Upper Eocene coal and coaly shale in the Central Myanmar Basin: Origin of organic matter and the effect of weathering
Extensive coals and coaly shales were deposited at the western margin of the Central Myanmar Basin (CMB) during the Late Eocene. Carbon, nitrogen and sulfur (CNS) elemental analyses, vitrinite reflectance, Rock-Eval pyrolysis, biomarker analyses and δ<sup>13</sup>C measurements were made of eight coal and coaly shale samples from the Pondaung and Yaw Formations. Moderate weathering was recognized in three coaly shales, as manifest by microscopic cracks, holes, and rim structures in vitrinite. A sample pair of fresh and weathered coaly shale collected from the same seam showed that HI, Pr/Ph ratio, and concentration of PAHs and long chain <i>n</i>-alkanes (><i>n</i>-C<sub>20</sub>) bonded to kerogen in the coaly shales decreased drastically due to weathering, while OI increased. These results suggest that hydrocarbon generation potential of the coaly shale as an oil/gas source rock decreased to about one tenth by the weathering, whereas the free <i>n</i>-alkanes, biomarkers such as steranes and triterpanes, and δ<sup>13</sup>C ratios of kerogen were not affected. Facies change from the coaly shale layers (Phase-I) to the coal layers (Phase-II) was accompanied by variations in origin of the organic matter. The source of the organic matter was mainly terrestrial herbaceous vegetation and/or aquatic plants, deposited in oxic to oxygen-poor peat swamps associated with an estuarine/fluvial-deltaic setting. Phase-I is relatively rich in gymnosperm biomarkers such as retene and 1,7-dimethylphenanthrene (DMP), whereas Phase-II shows an increase in angiosperm proxies such as oleanane content and oleanane/C<sub>30</sub> hopane ratio, with δ<sup>13</sup>C values ranging from -24.6‰ to -26.5‰. Based on HI values of unweathered samples, Phase-I is characterized by type II-III kerogen, while Phase-II contains type III kerogen. Higher values of HI, Pr/Ph ratios, <i>n</i>-C<sub>29</sub>/<i>n</i>-C<sub>19</sub> alkane ratios (>1.5), and higher concentrations of conifer-derived 1,7-DMP in Phase-I suggest a significant contribution from material of resinous vascular plant origin. High Fluoranthene/(Fluoranthene+Pyrene) ratio in the uppermost coal suggests occurrence of wildfire, probably related to a dry climate experienced in Phase-II. Unweathered CMB samples show good source rock quality, with potential generation of liquid/gas hydrocarbons.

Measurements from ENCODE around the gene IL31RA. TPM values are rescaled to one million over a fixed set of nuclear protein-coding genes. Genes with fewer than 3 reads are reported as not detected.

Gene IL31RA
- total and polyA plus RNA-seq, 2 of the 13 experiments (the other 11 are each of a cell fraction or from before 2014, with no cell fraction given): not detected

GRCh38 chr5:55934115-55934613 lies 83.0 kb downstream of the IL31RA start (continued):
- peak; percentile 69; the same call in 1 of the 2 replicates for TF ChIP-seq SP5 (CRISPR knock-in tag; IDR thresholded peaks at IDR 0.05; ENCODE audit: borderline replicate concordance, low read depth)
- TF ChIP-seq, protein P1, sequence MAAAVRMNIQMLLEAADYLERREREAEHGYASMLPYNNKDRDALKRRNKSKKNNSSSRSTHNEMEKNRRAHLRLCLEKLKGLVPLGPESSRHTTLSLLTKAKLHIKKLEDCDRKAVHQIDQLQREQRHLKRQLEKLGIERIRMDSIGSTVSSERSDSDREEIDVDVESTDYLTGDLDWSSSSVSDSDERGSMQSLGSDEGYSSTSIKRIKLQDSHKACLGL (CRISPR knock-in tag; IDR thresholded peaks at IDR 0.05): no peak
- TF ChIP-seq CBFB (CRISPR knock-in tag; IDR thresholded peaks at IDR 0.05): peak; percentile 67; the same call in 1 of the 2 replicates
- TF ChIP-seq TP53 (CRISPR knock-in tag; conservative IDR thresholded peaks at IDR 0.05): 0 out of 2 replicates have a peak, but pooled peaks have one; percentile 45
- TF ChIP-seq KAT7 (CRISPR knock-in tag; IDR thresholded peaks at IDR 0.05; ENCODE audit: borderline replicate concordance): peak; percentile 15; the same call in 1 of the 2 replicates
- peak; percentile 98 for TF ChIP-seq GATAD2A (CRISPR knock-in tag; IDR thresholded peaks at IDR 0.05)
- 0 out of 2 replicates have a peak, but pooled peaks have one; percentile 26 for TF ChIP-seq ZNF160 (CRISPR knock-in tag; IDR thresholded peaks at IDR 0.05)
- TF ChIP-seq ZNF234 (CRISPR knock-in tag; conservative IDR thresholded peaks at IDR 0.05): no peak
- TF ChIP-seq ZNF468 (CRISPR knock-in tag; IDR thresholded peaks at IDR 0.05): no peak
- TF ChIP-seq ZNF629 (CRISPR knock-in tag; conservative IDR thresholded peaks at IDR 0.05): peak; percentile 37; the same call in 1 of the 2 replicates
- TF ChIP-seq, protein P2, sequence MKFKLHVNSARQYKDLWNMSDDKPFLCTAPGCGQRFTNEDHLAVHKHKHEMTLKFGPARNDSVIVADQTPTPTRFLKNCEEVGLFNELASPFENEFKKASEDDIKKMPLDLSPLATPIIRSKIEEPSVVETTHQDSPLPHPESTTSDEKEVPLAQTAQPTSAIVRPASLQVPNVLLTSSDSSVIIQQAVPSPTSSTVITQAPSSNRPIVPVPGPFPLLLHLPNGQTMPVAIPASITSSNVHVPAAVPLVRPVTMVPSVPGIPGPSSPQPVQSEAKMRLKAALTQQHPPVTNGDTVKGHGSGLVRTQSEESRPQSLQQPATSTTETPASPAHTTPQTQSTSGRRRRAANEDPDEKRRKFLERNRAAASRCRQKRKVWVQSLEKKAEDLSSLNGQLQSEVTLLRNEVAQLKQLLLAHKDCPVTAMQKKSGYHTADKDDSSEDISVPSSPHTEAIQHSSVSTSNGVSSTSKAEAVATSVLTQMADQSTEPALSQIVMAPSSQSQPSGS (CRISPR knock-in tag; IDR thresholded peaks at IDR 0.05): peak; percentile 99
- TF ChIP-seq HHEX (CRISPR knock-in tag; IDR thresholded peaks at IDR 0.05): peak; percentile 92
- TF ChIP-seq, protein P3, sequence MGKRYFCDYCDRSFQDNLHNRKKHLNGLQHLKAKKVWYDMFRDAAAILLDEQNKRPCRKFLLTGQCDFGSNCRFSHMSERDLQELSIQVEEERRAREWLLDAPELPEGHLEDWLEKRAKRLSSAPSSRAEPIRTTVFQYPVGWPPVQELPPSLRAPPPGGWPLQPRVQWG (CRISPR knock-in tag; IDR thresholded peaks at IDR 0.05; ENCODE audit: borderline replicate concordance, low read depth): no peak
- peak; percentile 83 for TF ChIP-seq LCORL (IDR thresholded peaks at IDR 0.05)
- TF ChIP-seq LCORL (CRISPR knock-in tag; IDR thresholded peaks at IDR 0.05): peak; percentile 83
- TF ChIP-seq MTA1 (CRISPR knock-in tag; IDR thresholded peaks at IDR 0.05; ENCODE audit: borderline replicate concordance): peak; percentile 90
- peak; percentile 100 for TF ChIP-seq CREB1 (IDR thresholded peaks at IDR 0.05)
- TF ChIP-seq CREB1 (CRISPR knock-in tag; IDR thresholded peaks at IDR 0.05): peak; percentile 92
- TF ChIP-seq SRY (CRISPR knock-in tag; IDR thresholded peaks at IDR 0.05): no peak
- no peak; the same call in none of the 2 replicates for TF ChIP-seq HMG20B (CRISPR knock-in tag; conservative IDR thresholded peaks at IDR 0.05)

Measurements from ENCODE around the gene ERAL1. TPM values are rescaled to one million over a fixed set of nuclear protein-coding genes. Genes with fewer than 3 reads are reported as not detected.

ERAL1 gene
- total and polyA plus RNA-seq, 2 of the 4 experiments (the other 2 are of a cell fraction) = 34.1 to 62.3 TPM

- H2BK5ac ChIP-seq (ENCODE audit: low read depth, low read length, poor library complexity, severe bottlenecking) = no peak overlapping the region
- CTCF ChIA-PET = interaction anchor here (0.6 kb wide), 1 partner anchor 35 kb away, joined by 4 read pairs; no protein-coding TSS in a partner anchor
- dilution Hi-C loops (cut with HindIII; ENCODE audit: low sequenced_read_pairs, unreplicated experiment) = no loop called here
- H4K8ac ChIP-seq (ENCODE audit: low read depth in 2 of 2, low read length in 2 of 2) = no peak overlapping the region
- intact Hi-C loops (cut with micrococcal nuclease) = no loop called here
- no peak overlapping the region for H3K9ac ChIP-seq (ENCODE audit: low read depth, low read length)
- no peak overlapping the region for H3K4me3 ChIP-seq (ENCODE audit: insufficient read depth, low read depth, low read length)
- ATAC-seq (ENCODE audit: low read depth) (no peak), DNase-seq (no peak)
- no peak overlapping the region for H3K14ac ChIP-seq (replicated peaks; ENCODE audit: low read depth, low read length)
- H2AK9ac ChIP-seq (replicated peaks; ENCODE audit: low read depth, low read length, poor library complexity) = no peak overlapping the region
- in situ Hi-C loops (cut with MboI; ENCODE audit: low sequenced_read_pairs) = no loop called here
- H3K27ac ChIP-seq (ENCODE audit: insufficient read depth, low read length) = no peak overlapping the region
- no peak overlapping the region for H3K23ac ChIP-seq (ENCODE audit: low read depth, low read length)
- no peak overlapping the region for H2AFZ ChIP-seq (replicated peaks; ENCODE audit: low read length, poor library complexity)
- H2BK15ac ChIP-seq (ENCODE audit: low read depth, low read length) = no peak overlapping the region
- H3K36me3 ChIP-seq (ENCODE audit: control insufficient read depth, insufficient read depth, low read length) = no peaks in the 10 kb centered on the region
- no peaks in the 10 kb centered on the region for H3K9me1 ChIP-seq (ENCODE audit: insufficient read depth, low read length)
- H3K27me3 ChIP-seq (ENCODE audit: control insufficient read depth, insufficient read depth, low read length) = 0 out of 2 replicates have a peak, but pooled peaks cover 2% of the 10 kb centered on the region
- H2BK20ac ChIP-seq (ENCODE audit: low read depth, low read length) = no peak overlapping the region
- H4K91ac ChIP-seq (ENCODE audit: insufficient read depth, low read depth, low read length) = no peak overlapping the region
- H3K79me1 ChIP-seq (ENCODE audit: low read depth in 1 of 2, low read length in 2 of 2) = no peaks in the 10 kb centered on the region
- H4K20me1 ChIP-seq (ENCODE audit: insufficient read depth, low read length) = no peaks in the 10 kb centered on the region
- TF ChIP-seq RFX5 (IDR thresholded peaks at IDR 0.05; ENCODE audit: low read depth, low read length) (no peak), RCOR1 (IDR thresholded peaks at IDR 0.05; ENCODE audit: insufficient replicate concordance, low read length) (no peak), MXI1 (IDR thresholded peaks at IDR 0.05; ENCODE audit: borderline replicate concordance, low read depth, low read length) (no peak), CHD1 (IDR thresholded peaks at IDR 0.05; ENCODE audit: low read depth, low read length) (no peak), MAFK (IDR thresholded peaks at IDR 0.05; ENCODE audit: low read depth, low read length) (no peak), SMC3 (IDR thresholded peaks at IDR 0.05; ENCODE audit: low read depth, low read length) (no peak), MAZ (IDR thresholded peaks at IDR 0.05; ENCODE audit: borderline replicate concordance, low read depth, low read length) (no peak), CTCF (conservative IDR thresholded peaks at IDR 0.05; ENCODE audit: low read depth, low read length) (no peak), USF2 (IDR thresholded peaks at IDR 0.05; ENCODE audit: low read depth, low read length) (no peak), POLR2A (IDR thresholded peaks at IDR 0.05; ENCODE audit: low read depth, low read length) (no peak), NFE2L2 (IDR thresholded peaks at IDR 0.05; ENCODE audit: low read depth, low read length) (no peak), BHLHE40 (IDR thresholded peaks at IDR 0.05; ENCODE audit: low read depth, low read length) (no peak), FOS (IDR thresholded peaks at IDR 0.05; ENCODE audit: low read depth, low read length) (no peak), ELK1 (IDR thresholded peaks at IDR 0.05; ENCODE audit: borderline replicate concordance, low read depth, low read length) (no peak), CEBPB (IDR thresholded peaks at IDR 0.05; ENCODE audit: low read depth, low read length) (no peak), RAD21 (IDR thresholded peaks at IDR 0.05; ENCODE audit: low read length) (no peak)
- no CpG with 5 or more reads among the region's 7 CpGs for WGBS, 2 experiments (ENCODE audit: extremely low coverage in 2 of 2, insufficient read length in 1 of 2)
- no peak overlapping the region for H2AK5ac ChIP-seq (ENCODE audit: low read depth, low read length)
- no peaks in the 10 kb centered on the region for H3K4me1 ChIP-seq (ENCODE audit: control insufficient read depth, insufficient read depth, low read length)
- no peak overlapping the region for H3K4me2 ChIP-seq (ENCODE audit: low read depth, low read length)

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ＧＥＯＣＨＥＭＩＣＡＬ ＪＯＵＲＮＡＬ 48(3), 259-275, 2014